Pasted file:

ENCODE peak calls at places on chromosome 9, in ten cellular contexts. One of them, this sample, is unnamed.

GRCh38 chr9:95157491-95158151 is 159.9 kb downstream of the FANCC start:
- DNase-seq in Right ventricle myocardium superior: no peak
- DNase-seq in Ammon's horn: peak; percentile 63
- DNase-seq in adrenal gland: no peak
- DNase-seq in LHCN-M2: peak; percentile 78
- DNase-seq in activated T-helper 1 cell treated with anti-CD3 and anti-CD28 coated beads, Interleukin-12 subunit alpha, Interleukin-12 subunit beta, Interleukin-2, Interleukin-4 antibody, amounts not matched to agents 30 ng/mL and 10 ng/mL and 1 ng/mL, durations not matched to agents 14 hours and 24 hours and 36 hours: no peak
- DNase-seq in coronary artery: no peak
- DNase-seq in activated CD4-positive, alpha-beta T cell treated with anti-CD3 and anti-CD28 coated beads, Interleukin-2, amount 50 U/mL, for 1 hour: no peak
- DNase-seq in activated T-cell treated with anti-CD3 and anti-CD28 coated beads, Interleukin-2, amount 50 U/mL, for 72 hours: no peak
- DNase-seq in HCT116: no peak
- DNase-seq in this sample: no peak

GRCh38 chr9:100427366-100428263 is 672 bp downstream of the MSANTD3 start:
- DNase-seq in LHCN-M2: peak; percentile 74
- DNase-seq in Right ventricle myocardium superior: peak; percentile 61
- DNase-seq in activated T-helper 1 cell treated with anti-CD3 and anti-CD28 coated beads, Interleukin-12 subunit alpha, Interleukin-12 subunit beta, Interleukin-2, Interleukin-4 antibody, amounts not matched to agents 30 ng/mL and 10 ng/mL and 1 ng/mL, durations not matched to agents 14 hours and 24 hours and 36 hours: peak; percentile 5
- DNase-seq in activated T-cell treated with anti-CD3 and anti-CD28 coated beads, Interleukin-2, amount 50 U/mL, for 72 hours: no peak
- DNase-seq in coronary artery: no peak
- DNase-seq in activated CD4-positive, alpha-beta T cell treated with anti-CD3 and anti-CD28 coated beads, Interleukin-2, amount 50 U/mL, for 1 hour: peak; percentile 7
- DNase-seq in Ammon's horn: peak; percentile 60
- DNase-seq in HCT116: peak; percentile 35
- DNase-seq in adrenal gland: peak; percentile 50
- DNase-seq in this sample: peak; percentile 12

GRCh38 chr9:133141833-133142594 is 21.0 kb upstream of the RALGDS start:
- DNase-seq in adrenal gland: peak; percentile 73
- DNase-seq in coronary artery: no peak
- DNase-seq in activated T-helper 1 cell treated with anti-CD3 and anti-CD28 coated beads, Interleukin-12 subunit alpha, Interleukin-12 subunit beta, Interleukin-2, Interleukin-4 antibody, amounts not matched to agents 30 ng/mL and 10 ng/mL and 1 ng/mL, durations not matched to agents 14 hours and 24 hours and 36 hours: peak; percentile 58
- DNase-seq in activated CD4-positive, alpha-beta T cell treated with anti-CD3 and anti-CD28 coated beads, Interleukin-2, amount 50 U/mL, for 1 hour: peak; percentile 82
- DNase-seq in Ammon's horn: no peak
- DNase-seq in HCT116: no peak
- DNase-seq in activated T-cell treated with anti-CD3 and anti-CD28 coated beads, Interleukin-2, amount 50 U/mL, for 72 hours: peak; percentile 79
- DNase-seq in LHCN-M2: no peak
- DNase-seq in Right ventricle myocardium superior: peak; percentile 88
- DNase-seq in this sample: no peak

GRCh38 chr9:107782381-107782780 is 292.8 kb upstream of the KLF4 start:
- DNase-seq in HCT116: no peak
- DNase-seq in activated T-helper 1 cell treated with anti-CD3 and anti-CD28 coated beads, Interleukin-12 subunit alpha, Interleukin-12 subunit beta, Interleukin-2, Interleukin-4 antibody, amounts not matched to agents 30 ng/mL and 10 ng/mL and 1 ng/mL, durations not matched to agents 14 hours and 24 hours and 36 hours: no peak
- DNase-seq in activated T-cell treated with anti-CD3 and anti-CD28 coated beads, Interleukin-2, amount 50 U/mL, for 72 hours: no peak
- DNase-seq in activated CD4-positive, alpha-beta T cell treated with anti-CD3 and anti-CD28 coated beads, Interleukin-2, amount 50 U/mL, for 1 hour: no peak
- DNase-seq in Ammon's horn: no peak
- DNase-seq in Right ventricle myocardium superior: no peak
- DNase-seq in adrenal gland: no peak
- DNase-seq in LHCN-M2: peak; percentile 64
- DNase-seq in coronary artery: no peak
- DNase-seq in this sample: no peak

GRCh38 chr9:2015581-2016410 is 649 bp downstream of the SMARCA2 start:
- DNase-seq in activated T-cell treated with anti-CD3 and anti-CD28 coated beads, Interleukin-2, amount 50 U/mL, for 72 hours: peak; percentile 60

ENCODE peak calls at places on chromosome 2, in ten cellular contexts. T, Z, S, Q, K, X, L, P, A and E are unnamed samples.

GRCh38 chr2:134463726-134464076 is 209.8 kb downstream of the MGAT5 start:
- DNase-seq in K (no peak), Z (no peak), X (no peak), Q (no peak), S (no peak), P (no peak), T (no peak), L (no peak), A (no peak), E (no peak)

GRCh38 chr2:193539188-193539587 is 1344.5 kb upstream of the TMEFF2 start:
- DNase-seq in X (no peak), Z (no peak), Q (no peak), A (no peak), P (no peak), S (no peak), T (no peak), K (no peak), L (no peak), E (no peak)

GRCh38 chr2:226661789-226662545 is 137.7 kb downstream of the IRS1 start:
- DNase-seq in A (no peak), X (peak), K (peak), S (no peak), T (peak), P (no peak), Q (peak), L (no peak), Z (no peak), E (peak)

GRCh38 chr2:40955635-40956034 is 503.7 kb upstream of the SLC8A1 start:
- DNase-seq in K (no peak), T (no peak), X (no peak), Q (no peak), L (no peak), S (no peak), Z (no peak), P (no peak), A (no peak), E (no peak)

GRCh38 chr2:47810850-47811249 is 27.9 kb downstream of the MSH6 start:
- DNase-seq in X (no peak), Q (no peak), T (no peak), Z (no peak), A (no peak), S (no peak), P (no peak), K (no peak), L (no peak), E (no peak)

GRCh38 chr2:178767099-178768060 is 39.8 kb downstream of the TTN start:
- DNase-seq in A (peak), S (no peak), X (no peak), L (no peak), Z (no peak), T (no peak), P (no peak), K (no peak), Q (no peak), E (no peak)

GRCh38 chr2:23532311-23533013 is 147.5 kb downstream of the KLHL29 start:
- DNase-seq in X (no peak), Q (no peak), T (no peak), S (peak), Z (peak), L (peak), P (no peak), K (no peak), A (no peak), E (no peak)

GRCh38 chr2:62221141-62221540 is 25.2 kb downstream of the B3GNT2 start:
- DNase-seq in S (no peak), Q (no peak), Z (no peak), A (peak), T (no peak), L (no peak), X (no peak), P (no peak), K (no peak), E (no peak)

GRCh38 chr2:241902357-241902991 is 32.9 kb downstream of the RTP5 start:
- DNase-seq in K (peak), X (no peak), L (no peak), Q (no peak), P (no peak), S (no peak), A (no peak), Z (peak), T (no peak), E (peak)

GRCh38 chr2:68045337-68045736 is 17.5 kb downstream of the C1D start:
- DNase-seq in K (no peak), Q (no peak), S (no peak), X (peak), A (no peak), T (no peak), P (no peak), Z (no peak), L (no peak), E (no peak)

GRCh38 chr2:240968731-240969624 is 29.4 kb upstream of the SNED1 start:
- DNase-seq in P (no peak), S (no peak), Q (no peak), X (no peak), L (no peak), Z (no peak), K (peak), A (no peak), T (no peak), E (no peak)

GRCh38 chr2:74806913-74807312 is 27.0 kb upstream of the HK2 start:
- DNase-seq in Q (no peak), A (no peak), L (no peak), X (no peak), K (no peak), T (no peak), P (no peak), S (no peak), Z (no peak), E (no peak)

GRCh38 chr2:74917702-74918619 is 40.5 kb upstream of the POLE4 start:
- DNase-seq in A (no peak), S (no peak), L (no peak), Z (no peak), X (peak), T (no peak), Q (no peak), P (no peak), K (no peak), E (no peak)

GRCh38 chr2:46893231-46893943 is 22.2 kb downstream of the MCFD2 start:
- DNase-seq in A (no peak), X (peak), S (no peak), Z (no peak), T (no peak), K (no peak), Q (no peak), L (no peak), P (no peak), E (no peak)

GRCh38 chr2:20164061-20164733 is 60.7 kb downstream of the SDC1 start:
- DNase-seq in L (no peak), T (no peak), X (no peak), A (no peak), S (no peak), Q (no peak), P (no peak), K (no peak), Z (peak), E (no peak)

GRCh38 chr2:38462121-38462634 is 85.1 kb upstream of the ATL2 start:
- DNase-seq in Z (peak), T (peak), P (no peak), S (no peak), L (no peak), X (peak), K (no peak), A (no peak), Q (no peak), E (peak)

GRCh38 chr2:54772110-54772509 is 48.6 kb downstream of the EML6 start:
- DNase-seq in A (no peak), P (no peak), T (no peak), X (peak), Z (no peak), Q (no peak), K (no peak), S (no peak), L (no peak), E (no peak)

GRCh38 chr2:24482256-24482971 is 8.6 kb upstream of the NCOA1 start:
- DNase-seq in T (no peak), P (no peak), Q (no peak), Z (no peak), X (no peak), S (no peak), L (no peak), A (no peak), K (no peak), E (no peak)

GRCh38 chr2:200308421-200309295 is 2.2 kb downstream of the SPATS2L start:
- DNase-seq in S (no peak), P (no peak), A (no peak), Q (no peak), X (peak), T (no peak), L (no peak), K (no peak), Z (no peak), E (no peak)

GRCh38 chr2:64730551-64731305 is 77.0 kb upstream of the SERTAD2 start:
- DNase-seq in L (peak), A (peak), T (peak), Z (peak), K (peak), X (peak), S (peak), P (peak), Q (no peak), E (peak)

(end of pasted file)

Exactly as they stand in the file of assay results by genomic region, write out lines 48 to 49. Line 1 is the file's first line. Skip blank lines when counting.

ENCODE peak calls at places on chromosome 2, in ten cellular contexts. T, Z, S, Q, K, X, L, P, A and E are unnamed samples.

GRCh38 chr2:134463726-134464076 is 209.8 kb downstream of the MGAT5 start: